The Royal Commission evidence for 9/6/1881
(see also introduction to day 28)
Insp William B. Montfort giving evidence
11052 Then that would not have a good effect on the general body of police as being contrary to regulation?— As being contrary to regulation and as creating a precedent, a thing never done before and being contrary to the expectations of a number that are aspirants for promotion.
11053 Before you leave I would ask you one question: you say you desire the troopers to be, in fact all the police in the North-Eastern district to be, armed with the Martini-Henry carbine?— Yes.
11054 Do you think it is of such importance that it would be desirable for the Commission to make a report to the Chief Secretary on that one subject?— I do decidedly; people up there, civilians, highly approve of the report they saw in the papers to the effect that the Commission were going to take that step.
11055 You think the sooner it is done the better?— Yes, and that it is the right thing.
11056 This is a copy of the Victorian police regulations, page 36, paragraph 263, “When a vacancy occurs in the higher grades of the force, and the duties of the vacant office are of such a nature that the Governor in Council shall be of opinion that there is no person of lower grade in the department who is competent to discharge them, the Governor in Council may appoint such person as he may think fit, although not previously engaged in the police force, and with or without examination or probation.” Do you think the time has arisen in the North-Eastern district in which an officer such as is there mentioned should be appointed by the Governor in Council for the purpose of taking charge of the black trackers?— Solely to take charge of the black trackers?
11057 That is the only reason, solely to be in charge of the black trackers?— I do not think so.
11058 I will repeat the question again; in your opinion has the occasion arisen in the North-Eastern district in which a departure should be made from the regulation in the police force to admit one who had not been previously in the force?— I do not think it is requisite for that purpose alone. With great respect, I would say that I am placed just in this position—I am given to understand that Mr. O'Connor's appointment has been proposed, or is about to be made by the Ministerial head of the department, on the recommendation of the permanent head of the department, and it is directly placing me as a subordinate in the position that I am criticising their acts, which I am very much averse to doing. I have no objection to give my opinion; I cannot help holding an opinion. For Mr. O'Connor, I need not tell you for a moment, I have a very great respect; but if you ask my opinion personally as regards whether I consider it would be absolutely indispensable in the present state of affairs to ignore the usage of the service, and incur the dangers arising from setting the police force in a state of ferment over it, I say I do not think the necessity is as great as would warrant the Government in doing anything of the sort, and that is what I mean. I have no personal objection at all to Mr. O'Connor's appointment, not the slightest; but if I am asked my opinion as to the effect on the morale of the force, I consider it will be very deleterious. I do not say the force have a right to have that feeling, but I know as a matter of fact it would have that effect.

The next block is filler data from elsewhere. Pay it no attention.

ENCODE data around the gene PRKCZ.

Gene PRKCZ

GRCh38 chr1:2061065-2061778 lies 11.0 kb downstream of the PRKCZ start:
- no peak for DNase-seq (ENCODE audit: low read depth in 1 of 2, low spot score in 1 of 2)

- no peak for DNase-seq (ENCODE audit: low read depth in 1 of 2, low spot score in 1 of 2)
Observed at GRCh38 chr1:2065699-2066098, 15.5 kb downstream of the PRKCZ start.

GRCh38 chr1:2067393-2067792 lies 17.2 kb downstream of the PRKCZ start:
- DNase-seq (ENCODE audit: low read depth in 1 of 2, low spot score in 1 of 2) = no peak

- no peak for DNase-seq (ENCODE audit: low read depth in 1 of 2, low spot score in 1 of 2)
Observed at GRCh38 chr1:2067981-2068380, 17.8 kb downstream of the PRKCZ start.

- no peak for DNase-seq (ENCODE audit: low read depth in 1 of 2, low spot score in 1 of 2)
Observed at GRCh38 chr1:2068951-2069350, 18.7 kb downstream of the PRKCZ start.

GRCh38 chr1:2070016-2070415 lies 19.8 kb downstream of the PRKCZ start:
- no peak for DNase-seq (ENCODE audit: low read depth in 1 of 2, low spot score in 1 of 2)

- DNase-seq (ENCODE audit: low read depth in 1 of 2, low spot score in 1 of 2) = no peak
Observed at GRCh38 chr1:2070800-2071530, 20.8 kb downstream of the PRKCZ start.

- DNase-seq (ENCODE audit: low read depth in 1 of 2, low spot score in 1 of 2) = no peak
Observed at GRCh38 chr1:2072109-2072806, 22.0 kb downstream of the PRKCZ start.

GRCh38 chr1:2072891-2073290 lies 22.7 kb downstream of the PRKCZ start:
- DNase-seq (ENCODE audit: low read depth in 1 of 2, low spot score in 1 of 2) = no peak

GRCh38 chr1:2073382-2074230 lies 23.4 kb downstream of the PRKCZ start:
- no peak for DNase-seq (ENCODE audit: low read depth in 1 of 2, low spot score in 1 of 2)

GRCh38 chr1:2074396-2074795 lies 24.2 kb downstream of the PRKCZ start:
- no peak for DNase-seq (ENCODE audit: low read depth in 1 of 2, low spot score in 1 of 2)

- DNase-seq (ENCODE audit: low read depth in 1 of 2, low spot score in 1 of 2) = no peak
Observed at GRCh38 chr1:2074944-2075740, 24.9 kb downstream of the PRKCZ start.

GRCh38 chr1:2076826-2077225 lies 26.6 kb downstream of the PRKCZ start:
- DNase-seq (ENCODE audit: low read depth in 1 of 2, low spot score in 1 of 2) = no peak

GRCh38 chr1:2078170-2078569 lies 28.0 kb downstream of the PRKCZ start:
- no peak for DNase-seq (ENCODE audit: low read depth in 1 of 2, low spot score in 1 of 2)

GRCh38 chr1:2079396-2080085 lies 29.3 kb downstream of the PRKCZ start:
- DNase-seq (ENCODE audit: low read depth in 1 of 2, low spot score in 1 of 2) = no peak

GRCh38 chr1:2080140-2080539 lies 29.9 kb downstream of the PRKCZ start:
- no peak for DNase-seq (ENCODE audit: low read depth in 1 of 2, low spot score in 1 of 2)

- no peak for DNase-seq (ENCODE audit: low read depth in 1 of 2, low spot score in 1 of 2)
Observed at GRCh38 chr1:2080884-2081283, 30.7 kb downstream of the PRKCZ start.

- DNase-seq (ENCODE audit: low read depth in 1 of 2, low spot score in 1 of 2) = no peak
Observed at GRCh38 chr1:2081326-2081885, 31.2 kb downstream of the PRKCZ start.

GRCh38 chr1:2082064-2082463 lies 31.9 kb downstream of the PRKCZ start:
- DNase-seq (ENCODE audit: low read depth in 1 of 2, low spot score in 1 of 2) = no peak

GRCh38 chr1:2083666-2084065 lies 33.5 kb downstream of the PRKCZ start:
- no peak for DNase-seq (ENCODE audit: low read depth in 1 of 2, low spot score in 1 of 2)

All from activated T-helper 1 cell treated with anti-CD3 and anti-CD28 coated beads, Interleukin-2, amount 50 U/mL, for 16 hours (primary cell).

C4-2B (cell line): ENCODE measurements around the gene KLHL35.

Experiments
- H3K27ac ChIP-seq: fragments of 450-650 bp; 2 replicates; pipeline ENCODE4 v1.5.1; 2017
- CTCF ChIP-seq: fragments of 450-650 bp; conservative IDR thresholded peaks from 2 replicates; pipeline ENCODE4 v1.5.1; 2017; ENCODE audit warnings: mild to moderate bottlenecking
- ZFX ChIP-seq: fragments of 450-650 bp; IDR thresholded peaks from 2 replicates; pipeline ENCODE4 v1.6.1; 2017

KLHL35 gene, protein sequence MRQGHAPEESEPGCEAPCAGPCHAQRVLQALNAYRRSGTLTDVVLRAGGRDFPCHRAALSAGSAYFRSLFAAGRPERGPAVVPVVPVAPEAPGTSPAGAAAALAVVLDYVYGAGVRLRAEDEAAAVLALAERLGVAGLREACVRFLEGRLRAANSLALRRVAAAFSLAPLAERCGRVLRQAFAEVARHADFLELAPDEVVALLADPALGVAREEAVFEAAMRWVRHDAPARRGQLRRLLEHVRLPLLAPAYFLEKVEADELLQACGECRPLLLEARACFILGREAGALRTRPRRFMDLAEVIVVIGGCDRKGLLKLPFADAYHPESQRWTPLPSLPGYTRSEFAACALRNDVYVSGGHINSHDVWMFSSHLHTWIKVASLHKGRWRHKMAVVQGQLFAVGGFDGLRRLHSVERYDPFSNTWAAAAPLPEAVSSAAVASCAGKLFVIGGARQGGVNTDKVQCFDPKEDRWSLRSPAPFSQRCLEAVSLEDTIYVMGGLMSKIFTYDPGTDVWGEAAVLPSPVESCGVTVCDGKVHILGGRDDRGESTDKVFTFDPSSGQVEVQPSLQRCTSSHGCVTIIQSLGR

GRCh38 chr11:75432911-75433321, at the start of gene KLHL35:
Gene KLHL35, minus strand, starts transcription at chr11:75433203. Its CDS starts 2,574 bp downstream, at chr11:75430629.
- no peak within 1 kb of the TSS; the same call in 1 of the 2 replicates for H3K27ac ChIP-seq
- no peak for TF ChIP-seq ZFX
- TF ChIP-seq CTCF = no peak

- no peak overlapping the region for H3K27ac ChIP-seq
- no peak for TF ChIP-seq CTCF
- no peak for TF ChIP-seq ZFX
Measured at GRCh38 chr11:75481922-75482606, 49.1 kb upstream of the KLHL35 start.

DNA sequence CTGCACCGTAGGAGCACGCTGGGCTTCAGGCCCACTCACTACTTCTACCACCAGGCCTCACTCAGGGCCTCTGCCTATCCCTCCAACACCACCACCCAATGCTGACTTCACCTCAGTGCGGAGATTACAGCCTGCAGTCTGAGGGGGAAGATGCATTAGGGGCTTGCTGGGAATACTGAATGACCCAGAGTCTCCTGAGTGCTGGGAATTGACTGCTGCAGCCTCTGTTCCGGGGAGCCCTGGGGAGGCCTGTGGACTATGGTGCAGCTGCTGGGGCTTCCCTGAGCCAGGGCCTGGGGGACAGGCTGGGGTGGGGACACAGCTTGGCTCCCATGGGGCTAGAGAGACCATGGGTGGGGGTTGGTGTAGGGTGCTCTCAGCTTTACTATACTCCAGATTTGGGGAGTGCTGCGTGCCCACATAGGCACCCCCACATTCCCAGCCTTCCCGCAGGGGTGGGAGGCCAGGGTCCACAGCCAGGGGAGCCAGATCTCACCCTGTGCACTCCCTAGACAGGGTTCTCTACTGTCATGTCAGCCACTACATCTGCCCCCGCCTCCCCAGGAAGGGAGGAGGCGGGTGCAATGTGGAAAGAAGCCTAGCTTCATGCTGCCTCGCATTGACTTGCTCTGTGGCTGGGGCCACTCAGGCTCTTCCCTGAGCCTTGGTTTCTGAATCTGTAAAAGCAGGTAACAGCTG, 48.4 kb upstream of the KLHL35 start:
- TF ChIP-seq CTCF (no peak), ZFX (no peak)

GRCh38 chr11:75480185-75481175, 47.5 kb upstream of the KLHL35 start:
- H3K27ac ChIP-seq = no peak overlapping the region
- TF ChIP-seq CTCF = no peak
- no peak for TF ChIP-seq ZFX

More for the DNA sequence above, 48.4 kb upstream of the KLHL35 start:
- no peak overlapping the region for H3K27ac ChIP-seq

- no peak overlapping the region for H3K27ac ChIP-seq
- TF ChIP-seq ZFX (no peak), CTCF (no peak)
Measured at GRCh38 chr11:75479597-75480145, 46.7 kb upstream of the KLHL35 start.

11059 Outside the feeling of the force, has the necessity arisen in that district for the appointment of such a gentleman as Mr. O'Connor?— If you ask me as a matter of opinion I say I do not see that it has in reference to the present state of affairs. Of course in giving my opinion on this I do so with great reluctance, because I am placed in a position of antagonism to the Chief Commissioner, and likewise to the action of the Chief Secretary. I can only answer the questions I am asked as truthfully as I can; I have no objection to answer the questions so long as I am not misunderstood. I did not volunteer the information.
11060 How long does it take for a man to rise from the ranks to the position of sub-inspector?— It took me eighteen years, and then I was promoted by a fluke.
11061 Missing the fluke, how many years would it have taken?— I might have been in the ranks still, perhaps.
11062 Is it not better for a country like the Kelly country to have young active men there for officers?— Certainly. An officer old and crippled cannot knock about the district.
11063 Mr. Hare said he was too old for the work, he said so himself?— I am as old as Mr. Hare, and he may not be fit, but I am perfectly fit. I rode ninety miles the other day, and came back as well and better than when I started. The system in vogue in the Irish Constabulary is the system that I think is the best, as I said in the first part of my evidence; and that is the Government are in the habit of appointing cadets by competitive examination when vacancies occur. At the same time they promote certain head constables, who are reported upon favorably by their country inspectors, to the position of sub-inspectors. Therefore it is not alone that men can rise from the ranks, but there is also the infusion of new blood through the appointment of cadets to be third-class sub-inspectors. I may say my father was a sub-inspector of police, I have an uncle an ex-county inspector, and a cousin a second sub-inspector; so I have had some experience.....
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